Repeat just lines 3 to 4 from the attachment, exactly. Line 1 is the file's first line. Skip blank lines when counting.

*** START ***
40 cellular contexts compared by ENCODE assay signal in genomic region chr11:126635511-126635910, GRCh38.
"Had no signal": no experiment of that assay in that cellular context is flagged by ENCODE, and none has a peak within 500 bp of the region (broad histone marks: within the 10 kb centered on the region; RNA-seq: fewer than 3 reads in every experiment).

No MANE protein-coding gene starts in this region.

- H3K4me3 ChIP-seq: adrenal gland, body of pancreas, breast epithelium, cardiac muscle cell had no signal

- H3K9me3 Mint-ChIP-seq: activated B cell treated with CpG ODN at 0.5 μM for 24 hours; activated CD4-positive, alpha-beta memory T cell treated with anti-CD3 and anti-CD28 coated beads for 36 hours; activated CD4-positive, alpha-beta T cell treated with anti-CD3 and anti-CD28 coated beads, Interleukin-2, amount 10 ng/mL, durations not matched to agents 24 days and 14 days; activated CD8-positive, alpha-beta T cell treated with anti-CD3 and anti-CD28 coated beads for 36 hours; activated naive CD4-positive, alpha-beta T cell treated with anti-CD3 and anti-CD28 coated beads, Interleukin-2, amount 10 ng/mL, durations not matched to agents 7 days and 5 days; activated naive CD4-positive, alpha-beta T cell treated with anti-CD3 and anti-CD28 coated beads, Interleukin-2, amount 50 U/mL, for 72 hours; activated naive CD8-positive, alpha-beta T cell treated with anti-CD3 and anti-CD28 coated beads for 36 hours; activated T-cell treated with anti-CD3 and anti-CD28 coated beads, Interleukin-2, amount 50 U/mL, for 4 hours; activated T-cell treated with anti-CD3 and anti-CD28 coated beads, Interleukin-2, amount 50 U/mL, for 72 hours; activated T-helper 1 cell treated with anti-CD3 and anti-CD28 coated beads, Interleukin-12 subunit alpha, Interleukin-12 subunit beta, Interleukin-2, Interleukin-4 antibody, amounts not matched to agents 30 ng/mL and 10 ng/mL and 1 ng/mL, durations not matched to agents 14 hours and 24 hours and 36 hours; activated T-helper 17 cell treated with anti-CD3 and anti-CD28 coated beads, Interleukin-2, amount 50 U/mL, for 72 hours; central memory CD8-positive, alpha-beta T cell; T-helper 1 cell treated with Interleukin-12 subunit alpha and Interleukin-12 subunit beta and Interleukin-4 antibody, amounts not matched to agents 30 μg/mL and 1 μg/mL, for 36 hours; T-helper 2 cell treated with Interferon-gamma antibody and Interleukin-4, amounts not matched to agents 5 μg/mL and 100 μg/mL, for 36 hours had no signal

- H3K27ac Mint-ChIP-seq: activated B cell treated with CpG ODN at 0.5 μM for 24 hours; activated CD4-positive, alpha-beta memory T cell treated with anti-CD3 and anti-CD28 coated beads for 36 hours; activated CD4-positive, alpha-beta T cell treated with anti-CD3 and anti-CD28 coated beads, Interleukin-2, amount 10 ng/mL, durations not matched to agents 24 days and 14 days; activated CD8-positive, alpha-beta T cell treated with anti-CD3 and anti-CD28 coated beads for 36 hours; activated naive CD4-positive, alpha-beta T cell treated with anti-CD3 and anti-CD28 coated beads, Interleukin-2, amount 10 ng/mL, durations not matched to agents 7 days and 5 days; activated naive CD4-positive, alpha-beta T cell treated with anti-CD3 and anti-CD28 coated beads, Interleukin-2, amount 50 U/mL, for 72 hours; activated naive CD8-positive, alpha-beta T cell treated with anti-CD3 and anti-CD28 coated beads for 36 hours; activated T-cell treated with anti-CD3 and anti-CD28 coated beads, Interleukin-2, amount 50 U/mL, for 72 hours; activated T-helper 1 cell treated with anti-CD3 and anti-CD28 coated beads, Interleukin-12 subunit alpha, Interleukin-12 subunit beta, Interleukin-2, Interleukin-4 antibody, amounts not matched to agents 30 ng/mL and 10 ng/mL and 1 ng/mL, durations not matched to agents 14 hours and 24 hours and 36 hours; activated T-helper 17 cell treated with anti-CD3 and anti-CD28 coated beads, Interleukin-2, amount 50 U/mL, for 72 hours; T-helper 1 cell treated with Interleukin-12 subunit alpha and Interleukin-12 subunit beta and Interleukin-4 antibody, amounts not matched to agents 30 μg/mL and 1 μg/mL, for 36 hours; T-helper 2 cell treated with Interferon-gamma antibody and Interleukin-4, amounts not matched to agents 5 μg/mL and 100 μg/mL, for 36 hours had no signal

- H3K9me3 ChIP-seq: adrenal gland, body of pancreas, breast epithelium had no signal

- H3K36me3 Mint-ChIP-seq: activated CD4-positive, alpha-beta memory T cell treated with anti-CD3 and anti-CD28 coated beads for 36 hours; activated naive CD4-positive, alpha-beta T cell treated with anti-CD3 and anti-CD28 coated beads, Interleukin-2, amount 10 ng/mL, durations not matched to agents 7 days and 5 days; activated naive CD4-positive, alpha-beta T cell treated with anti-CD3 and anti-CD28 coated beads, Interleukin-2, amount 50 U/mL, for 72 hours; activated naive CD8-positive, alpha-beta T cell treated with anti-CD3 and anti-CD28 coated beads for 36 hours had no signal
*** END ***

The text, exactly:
No MANE protein-coding gene starts in this region.

- H3K4me3 ChIP-seq: adrenal gland, body of pancreas, breast epithelium, cardiac muscle cell had no signal